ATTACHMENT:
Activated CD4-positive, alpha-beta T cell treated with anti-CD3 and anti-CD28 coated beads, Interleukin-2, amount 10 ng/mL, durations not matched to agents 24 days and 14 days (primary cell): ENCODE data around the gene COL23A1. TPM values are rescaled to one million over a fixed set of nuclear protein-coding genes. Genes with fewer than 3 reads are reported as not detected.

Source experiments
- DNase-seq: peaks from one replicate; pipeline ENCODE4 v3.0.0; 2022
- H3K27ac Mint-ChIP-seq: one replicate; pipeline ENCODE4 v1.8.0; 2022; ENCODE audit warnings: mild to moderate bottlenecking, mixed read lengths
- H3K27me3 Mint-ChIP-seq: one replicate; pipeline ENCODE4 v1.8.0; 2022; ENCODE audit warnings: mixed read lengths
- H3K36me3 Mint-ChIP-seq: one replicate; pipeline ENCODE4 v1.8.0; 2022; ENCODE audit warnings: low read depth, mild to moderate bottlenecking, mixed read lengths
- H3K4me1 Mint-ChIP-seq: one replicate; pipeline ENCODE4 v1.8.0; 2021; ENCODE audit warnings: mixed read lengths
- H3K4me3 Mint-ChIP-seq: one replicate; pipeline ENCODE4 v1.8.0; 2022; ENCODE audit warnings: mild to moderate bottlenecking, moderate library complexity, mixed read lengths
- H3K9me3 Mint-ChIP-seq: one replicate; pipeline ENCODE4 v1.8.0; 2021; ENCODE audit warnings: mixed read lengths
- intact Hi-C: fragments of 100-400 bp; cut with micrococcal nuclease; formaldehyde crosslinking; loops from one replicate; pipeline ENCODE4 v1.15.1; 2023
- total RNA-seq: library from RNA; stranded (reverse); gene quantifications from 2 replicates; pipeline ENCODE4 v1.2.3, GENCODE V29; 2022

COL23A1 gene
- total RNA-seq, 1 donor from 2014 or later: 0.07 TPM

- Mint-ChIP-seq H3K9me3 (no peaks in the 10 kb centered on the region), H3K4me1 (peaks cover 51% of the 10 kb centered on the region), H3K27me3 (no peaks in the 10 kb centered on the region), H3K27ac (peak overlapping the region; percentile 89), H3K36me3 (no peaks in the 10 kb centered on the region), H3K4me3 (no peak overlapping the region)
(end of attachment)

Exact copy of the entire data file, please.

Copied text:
Activated CD4-positive, alpha-beta T cell treated with anti-CD3 and anti-CD28 coated beads, Interleukin-2, amount 10 ng/mL, durations not matched to agents 24 days and 14 days (primary cell): ENCODE data around the gene COL23A1. TPM values are rescaled to one million over a fixed set of nuclear protein-coding genes. Genes with fewer than 3 reads are reported as not detected.

Source experiments
- DNase-seq: peaks from one replicate; pipeline ENCODE4 v3.0.0; 2022
- H3K27ac Mint-ChIP-seq: one replicate; pipeline ENCODE4 v1.8.0; 2022; ENCODE audit warnings: mild to moderate bottlenecking, mixed read lengths
- H3K27me3 Mint-ChIP-seq: one replicate; pipeline ENCODE4 v1.8.0; 2022; ENCODE audit warnings: mixed read lengths
- H3K36me3 Mint-ChIP-seq: one replicate; pipeline ENCODE4 v1.8.0; 2022; ENCODE audit warnings: low read depth, mild to moderate bottlenecking, mixed read lengths
- H3K4me1 Mint-ChIP-seq: one replicate; pipeline ENCODE4 v1.8.0; 2021; ENCODE audit warnings: mixed read lengths
- H3K4me3 Mint-ChIP-seq: one replicate; pipeline ENCODE4 v1.8.0; 2022; ENCODE audit warnings: mild to moderate bottlenecking, moderate library complexity, mixed read lengths
- H3K9me3 Mint-ChIP-seq: one replicate; pipeline ENCODE4 v1.8.0; 2021; ENCODE audit warnings: mixed read lengths
- intact Hi-C: fragments of 100-400 bp; cut with micrococcal nuclease; formaldehyde crosslinking; loops from one replicate; pipeline ENCODE4 v1.15.1; 2023
- total RNA-seq: library from RNA; stranded (reverse); gene quantifications from 2 replicates; pipeline ENCODE4 v1.2.3, GENCODE V29; 2022

COL23A1 gene
- total RNA-seq, 1 donor from 2014 or later: 0.07 TPM

- Mint-ChIP-seq H3K9me3 (no peaks in the 10 kb centered on the region), H3K4me1 (peaks cover 51% of the 10 kb centered on the region), H3K27me3 (no peaks in the 10 kb centered on the region), H3K27ac (peak overlapping the region; percentile 89), H3K36me3 (no peaks in the 10 kb centered on the region), H3K4me3 (no peak overlapping the region)